Peach cookies, a New Year's treat

December 28, 2008|By TIFFANY ARNOLD

MERCERSBURG, Pa. - The time has passed for peppermint. No more room for tree-shaped sugar cookies and other confections sprinkled in festive red and green.

Christmas is over. We need a party cookie.

A conversational piece all on their own, Bonnie Line's peach cookies might work well on any New Year's party menu.

This ain't no chocolate chip. These cookies are super sweet and look like bite-sized peaches, color and all. Dry peach and cherry Jell-O Gelatin mix gives the peach cookies color and flavor. Their insides are filled with peach preserves.

"I got the recipe from an Italian woman," said Line, 36, who lives near Mercersburg with her husband and four young boys. "It was an ex-boyfriend's aunt. She didn't have any kids so she didn't do anything but work and bake. And bake. And bake."

For those considering whipping this up as a last-minute addition, it's a good-news, bad-news scenario.


The recipe calls for non-seasonal ingredients that you might already have on hand or could easily get a grocer. That's the good news. But, start to finish, Line said to expect to spend at least four hours making the cookies.

A lot of this time is spent assembling the cookies and allowing them to dry once they've been dipped in egg whites and then into the dry gelatin mixes. Once you've made a basic dough and formed small dough balls on a cookie sheet, it only takes 10 minutes to bake.

If you've got older kids who can manage in a kitchen, you can create an assembly line. One kid in charge of scooping the middles, one in charge of adding the filling and another in charge of dipping.

The Herald-Mail recently chatted with Line as she assembled a batch of peach cookies. The two sons who joined us were too young to help out, but they did offer Mommy moral support.

Q&A with Bonnie Line

So how often do you make this recipe?
Pretty much all the time. Probably at least once or twice a month.

You mentioned it took you some time to master this. What are some things you know now that might help someone attempting this for the first time?
You just learn. It's something that you just have to do. You figure stuff out. I added a little of this, I took away a little bit of that. It's not really something you can really explain to someone, you just have to do it and you'll get it eventually.

Anything you can do to change or tweak this recipe?
You can buy edible leaves, I'm sure. I've found some plastic stems with leaves on them that you can just put on top of the cookie.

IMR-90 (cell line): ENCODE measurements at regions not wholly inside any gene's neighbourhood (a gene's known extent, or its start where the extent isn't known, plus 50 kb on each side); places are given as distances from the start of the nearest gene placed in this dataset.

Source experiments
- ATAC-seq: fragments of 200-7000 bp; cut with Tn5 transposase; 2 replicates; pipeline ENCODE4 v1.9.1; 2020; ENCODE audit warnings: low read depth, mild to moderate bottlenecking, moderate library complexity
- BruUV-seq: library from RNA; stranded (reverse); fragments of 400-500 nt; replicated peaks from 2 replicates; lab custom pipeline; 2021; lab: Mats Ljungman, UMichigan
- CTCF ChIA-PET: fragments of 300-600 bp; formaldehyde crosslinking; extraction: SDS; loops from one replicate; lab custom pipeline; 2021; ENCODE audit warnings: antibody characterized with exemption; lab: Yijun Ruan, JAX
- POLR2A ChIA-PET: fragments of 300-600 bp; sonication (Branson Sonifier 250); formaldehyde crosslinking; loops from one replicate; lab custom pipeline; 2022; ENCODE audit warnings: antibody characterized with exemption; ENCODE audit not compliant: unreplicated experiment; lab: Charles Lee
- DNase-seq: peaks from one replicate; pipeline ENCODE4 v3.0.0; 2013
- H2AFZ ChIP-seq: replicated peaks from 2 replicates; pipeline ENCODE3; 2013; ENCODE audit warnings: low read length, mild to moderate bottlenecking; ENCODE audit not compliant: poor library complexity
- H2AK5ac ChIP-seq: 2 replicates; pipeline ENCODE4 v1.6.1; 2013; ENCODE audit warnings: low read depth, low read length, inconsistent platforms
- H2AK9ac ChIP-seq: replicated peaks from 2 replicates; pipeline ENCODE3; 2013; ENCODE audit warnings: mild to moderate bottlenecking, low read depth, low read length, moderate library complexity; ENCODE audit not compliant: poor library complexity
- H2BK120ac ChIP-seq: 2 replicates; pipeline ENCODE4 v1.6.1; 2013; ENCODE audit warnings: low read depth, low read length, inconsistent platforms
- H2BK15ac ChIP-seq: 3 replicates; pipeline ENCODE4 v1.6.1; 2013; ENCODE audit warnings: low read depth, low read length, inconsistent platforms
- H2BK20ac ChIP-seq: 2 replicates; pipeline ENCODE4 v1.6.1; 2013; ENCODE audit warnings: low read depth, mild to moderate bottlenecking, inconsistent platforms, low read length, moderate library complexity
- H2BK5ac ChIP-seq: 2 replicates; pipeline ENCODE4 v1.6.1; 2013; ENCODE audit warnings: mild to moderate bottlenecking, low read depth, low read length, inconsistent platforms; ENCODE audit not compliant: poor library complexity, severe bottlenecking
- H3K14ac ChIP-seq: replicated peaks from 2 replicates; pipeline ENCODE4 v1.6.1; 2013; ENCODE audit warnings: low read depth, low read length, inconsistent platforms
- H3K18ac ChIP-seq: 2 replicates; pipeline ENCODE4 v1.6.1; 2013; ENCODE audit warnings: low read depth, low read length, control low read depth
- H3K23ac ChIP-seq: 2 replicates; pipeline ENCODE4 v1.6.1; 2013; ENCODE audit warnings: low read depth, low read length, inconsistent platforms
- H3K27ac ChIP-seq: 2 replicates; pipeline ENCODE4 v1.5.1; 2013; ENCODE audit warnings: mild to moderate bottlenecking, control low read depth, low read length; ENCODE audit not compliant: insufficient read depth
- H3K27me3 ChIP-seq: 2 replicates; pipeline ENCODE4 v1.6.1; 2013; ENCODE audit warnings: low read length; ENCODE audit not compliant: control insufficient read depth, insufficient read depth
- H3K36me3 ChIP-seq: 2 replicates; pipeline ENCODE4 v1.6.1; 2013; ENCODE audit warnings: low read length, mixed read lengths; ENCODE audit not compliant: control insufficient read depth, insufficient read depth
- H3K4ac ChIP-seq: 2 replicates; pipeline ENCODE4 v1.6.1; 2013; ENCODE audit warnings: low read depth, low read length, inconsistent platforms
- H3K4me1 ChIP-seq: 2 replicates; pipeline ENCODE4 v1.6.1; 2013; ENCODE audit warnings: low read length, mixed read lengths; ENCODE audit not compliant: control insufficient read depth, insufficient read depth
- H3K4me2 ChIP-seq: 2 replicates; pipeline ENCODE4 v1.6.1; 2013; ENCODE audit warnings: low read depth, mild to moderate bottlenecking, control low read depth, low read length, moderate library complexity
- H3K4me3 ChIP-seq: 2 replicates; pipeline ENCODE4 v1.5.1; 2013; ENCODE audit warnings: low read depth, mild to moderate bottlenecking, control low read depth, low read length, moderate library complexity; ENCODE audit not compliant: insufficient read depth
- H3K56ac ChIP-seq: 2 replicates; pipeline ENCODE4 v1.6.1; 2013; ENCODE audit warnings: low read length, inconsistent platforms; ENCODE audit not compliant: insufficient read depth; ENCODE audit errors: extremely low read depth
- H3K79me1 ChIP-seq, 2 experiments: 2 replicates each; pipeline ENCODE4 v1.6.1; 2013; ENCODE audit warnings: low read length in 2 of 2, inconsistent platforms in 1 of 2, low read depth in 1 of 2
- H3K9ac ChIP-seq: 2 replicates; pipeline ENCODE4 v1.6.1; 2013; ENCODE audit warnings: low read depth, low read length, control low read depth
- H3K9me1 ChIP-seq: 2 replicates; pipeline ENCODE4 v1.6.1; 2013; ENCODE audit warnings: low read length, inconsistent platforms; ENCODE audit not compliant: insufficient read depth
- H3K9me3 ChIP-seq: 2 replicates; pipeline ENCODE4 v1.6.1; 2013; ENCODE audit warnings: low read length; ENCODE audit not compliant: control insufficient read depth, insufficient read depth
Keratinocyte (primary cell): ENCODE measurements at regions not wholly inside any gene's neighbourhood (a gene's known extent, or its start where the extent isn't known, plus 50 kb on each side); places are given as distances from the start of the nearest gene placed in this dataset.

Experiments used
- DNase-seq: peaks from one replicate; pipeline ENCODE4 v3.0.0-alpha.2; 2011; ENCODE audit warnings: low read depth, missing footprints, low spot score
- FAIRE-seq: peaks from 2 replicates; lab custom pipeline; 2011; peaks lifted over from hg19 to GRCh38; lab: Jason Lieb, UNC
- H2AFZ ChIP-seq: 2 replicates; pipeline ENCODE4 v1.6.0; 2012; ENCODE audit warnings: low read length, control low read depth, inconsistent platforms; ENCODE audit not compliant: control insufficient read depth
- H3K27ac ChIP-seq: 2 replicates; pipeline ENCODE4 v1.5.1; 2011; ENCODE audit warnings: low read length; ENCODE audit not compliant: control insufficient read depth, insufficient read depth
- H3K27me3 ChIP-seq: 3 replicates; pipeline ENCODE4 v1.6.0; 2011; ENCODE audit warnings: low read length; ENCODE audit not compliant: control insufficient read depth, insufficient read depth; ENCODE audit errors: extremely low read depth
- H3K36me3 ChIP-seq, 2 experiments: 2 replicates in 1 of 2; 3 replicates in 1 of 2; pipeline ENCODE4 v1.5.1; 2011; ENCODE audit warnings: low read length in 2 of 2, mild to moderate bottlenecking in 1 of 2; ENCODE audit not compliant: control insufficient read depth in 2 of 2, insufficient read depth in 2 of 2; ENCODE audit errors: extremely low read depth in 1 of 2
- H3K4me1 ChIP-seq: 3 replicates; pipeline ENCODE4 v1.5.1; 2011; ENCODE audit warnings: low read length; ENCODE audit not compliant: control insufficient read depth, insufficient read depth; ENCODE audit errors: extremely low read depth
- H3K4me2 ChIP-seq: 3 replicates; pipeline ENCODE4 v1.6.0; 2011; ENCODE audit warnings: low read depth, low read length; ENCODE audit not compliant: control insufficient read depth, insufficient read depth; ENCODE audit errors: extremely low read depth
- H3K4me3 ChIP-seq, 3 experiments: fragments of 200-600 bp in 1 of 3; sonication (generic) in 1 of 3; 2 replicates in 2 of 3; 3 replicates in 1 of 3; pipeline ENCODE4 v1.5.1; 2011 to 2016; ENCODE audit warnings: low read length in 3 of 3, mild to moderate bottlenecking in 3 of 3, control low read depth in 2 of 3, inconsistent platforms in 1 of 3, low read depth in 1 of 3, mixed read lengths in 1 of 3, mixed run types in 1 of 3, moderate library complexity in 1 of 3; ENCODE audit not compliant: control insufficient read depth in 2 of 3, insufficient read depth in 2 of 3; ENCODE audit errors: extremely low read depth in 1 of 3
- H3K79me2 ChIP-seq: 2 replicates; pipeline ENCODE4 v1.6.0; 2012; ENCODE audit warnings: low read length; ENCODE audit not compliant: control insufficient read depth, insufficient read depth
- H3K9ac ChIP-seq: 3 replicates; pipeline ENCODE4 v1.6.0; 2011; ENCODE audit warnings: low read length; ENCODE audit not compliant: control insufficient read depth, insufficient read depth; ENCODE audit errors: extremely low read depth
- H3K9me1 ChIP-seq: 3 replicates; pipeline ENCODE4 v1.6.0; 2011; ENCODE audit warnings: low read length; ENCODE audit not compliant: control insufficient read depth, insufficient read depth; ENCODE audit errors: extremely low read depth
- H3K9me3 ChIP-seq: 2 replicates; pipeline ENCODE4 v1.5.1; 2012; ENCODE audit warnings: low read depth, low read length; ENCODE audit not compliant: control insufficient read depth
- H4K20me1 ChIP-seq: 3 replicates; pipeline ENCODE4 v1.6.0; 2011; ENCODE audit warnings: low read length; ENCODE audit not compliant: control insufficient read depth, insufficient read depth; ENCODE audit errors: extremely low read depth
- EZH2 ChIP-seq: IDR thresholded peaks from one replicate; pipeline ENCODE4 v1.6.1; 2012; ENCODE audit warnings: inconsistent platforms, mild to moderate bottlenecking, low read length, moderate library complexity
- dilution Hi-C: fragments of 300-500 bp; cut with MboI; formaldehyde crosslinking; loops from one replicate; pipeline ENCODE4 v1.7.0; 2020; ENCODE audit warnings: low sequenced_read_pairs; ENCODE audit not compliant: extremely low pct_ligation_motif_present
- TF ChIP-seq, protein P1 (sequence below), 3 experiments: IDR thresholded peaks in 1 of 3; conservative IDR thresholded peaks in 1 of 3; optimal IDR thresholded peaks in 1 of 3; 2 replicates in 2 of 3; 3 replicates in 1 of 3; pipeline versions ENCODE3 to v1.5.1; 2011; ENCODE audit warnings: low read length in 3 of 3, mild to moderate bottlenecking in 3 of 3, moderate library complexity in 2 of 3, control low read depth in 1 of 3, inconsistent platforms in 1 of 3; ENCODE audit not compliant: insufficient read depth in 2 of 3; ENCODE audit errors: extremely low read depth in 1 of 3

Any tweaks to the ingredients?
Well it calls for peach flavoring, so you could use probably whatever you wanted. I've used orange extract before. There's a gourmet shop on Pennsylvania Avenue that sells some different types of flavoring (including) gourmet peach flavoring there. I'm sure you could use brandy.

So what are some other cookies you like to do?
Chocolate chip, sugar cookies.

Is there any such thing as a bad cookie?
Yes. Those little fruit-bar things. Disgusting.

So, the best cookie in the world is?
Chocolate chip. Homemade chocolate chip.

Peach cookies

For cookie:

1 cup sugar
3 1/2 cups flour
1 1/2 teaspoon baking powder
4 eggs
1/2 cup vegetable oil
Drop of yellow food coloring
1/2 teaspoon peach flavoring
5 tablespoons peach or apricot preserves; you may use a combination of both

For coating:

2 egg whites
2 tablespoons water
1 package peach Jell-O Gelatin mix, dry. Do not use sugar-free.
1 package cherry Jell-O Gelatin mix, dry. Do not use sugar-free.

Preheat oven to 350 degrees.

Mix the sugar, flour and baking powder. In a separate bowl, mix the eggs, oil, food coloring and peach flavoring.

Mix together the wet and dry ingredients.

Form the dough into balls roughly the diameter of a quarter. Place onto an ungreased cookie sheet and bake for 10 minutes.

Allow to cool.

Starting from the bottom, scoop out the center of the cookies; take care not to dig all the way through. Preserve the crumbs in a bowl.

To create the filling, mix the preserves with the bowl of crumbs and spoon the filling inside the scooped-out part of the cookie. Assemble two cookies so that the filling is in the center. The jam mixture should hold the cookies together. The combined halves should resemble a peach.

To create the coating, combine the egg whites and the water. Place the peach and cherry Jell-O mixes in separate bowls.

Dip the cookies in the egg whites to moisten, then coat the cookie in the peach mix to give it color. Dab each side of the cookie into the cherry mix to create a "blush."

Allow the cookies to dry for at least an hour.

Yields around 4 dozen.

- Courtesy of Bonnie Line

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